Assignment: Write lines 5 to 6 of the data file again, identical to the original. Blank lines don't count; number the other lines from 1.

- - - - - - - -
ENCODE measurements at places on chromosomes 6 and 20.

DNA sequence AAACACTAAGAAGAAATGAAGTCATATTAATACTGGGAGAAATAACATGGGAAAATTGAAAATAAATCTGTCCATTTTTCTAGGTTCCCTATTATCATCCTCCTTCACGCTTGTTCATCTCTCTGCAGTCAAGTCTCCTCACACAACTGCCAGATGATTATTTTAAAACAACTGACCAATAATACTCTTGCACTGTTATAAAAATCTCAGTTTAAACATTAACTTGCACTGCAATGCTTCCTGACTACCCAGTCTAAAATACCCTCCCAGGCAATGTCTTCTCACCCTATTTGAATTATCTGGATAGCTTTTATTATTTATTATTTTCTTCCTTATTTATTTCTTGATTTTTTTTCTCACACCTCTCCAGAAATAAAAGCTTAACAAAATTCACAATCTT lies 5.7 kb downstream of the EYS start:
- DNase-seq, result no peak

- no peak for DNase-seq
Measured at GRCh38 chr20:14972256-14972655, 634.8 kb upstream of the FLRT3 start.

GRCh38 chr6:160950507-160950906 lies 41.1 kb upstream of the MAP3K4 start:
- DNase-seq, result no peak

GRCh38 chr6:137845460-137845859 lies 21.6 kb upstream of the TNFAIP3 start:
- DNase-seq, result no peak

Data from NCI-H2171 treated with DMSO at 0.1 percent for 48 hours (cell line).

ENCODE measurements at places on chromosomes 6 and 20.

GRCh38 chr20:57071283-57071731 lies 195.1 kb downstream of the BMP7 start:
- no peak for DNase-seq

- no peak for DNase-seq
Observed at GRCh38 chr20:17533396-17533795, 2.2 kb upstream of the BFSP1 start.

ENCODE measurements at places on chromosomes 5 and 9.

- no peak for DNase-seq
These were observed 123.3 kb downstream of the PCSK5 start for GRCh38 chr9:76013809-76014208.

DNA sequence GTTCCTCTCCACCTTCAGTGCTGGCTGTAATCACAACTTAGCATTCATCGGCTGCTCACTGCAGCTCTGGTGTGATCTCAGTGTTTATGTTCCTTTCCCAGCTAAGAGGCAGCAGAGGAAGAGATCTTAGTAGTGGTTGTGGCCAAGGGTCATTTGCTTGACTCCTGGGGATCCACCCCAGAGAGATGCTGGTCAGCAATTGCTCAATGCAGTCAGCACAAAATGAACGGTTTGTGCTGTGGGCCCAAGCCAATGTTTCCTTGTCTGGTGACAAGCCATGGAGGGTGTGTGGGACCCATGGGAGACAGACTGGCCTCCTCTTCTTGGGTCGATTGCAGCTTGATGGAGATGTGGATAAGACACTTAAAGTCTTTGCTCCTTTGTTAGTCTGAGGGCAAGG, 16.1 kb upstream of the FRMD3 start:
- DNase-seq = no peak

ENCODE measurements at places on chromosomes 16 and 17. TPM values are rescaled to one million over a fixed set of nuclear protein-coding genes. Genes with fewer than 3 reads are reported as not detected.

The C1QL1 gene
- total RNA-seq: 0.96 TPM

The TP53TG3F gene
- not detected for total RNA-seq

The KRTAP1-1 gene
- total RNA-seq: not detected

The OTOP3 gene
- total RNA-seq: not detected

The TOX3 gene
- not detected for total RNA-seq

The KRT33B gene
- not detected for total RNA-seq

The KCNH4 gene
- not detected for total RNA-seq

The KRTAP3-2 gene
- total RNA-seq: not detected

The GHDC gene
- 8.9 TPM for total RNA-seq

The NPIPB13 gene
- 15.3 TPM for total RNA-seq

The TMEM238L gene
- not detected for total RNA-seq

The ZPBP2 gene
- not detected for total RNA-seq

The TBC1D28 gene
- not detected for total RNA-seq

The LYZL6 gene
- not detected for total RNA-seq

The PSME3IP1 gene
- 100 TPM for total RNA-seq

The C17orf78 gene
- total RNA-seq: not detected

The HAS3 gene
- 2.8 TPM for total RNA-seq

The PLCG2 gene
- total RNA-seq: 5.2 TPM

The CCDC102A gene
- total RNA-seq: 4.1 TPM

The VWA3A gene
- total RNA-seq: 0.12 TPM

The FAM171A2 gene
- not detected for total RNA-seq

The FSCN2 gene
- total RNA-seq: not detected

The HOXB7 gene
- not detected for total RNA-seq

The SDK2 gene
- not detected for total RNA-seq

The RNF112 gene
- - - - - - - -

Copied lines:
Measured at GRCh38 chr20:14972256-14972655, 634.8 kb upstream of the FLRT3 start.

GRCh38 chr6:160950507-160950906 lies 41.1 kb upstream of the MAP3K4 start: